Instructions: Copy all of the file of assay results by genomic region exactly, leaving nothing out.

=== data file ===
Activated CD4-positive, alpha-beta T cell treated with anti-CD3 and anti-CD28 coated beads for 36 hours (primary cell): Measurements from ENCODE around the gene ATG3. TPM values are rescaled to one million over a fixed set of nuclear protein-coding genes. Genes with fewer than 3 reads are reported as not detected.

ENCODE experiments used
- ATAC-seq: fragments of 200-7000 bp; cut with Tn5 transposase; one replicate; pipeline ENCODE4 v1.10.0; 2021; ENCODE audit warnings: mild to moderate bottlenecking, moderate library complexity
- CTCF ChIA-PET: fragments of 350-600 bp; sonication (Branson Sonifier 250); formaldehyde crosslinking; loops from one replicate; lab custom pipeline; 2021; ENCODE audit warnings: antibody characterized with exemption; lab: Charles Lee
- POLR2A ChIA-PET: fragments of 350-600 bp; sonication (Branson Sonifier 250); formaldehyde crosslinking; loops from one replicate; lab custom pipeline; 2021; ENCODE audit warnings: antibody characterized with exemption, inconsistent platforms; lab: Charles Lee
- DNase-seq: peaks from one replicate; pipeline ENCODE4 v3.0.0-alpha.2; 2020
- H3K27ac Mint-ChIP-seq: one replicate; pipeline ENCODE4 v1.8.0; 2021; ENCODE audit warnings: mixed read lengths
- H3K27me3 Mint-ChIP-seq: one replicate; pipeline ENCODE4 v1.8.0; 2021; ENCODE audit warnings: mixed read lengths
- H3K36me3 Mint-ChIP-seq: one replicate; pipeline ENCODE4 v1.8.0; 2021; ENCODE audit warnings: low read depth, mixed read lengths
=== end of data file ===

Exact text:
Activated CD4-positive, alpha-beta T cell treated with anti-CD3 and anti-CD28 coated beads for 36 hours (primary cell): Measurements from ENCODE around the gene ATG3. TPM values are rescaled to one million over a fixed set of nuclear protein-coding genes. Genes with fewer than 3 reads are reported as not detected.

ENCODE experiments used
- ATAC-seq: fragments of 200-7000 bp; cut with Tn5 transposase; one replicate; pipeline ENCODE4 v1.10.0; 2021; ENCODE audit warnings: mild to moderate bottlenecking, moderate library complexity
- CTCF ChIA-PET: fragments of 350-600 bp; sonication (Branson Sonifier 250); formaldehyde crosslinking; loops from one replicate; lab custom pipeline; 2021; ENCODE audit warnings: antibody characterized with exemption; lab: Charles Lee
- POLR2A ChIA-PET: fragments of 350-600 bp; sonication (Branson Sonifier 250); formaldehyde crosslinking; loops from one replicate; lab custom pipeline; 2021; ENCODE audit warnings: antibody characterized with exemption, inconsistent platforms; lab: Charles Lee
- DNase-seq: peaks from one replicate; pipeline ENCODE4 v3.0.0-alpha.2; 2020
- H3K27ac Mint-ChIP-seq: one replicate; pipeline ENCODE4 v1.8.0; 2021; ENCODE audit warnings: mixed read lengths
- H3K27me3 Mint-ChIP-seq: one replicate; pipeline ENCODE4 v1.8.0; 2021; ENCODE audit warnings: mixed read lengths
- H3K36me3 Mint-ChIP-seq: one replicate; pipeline ENCODE4 v1.8.0; 2021; ENCODE audit warnings: low read depth, mixed read lengths